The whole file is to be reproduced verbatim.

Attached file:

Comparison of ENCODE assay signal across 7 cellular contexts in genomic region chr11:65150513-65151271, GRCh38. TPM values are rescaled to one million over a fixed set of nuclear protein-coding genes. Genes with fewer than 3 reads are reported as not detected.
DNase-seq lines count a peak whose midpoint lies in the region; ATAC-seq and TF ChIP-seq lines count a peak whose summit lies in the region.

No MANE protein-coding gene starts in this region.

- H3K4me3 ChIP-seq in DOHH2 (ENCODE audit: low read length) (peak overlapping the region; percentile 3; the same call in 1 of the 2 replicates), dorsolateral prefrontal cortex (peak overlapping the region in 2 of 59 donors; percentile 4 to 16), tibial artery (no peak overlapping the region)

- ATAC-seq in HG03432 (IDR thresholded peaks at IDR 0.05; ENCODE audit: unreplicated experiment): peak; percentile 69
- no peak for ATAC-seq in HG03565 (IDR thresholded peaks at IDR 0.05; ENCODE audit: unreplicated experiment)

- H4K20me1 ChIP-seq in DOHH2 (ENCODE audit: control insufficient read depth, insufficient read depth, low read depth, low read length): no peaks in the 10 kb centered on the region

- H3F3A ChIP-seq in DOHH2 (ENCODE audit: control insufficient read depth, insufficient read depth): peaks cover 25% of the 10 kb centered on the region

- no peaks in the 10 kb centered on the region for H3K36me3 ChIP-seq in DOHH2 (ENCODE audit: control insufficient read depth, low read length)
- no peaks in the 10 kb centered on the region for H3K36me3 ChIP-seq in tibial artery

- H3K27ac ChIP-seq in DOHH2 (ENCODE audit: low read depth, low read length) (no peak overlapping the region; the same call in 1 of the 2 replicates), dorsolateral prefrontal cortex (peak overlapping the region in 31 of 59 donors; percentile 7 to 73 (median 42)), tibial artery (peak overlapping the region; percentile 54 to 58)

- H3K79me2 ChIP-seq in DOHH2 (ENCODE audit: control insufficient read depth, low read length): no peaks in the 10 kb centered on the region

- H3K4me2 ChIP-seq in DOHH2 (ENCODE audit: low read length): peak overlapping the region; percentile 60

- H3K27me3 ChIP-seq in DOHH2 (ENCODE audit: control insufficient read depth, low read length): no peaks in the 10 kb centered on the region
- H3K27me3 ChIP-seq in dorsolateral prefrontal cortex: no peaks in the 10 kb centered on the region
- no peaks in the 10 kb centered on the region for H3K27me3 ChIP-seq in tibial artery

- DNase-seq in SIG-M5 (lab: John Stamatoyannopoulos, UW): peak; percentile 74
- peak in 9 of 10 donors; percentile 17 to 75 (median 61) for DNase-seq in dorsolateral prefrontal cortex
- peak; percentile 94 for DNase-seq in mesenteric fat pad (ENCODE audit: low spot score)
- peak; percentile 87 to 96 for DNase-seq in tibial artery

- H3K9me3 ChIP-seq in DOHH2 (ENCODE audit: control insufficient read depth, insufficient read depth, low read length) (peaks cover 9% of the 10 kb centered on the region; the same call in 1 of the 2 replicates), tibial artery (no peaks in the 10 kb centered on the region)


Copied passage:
Comparison of ENCODE assay signal across 7 cellular contexts in genomic region chr11:65150513-65151271, GRCh38. TPM values are rescaled to one million over a fixed set of nuclear protein-coding genes. Genes with fewer than 3 reads are reported as not detected.
DNase-seq lines count a peak whose midpoint lies in the region; ATAC-seq and TF ChIP-seq lines count a peak whose summit lies in the region.

No MANE protein-coding gene starts in this region.

- H3K4me3 ChIP-seq in DOHH2 (ENCODE audit: low read length) (peak overlapping the region; percentile 3; the same call in 1 of the 2 replicates), dorsolateral prefrontal cortex (peak overlapping the region in 2 of 59 donors; percentile 4 to 16), tibial artery (no peak overlapping the region)

- ATAC-seq in HG03432 (IDR thresholded peaks at IDR 0.05; ENCODE audit: unreplicated experiment): peak; percentile 69
- no peak for ATAC-seq in HG03565 (IDR thresholded peaks at IDR 0.05; ENCODE audit: unreplicated experiment)

- H4K20me1 ChIP-seq in DOHH2 (ENCODE audit: control insufficient read depth, insufficient read depth, low read depth, low read length): no peaks in the 10 kb centered on the region

- H3F3A ChIP-seq in DOHH2 (ENCODE audit: control insufficient read depth, insufficient read depth): peaks cover 25% of the 10 kb centered on the region

- no peaks in the 10 kb centered on the region for H3K36me3 ChIP-seq in DOHH2 (ENCODE audit: control insufficient read depth, low read length)
- no peaks in the 10 kb centered on the region for H3K36me3 ChIP-seq in tibial artery

- H3K27ac ChIP-seq in DOHH2 (ENCODE audit: low read depth, low read length) (no peak overlapping the region; the same call in 1 of the 2 replicates), dorsolateral prefrontal cortex (peak overlapping the region in 31 of 59 donors; percentile 7 to 73 (median 42)), tibial artery (peak overlapping the region; percentile 54 to 58)

- H3K79me2 ChIP-seq in DOHH2 (ENCODE audit: control insufficient read depth, low read length): no peaks in the 10 kb centered on the region

- H3K4me2 ChIP-seq in DOHH2 (ENCODE audit: low read length): peak overlapping the region; percentile 60

- H3K27me3 ChIP-seq in DOHH2 (ENCODE audit: control insufficient read depth, low read length): no peaks in the 10 kb centered on the region
- H3K27me3 ChIP-seq in dorsolateral prefrontal cortex: no peaks in the 10 kb centered on the region
- no peaks in the 10 kb centered on the region for H3K27me3 ChIP-seq in tibial artery

- DNase-seq in SIG-M5 (lab: John Stamatoyannopoulos, UW): peak; percentile 74
- peak in 9 of 10 donors; percentile 17 to 75 (median 61) for DNase-seq in dorsolateral prefrontal cortex
- peak; percentile 94 for DNase-seq in mesenteric fat pad (ENCODE audit: low spot score)
- peak; percentile 87 to 96 for DNase-seq in tibial artery

- H3K9me3 ChIP-seq in DOHH2 (ENCODE audit: control insufficient read depth, insufficient read depth, low read length) (peaks cover 9% of the 10 kb centered on the region; the same call in 1 of the 2 replicates), tibial artery (no peaks in the 10 kb centered on the region)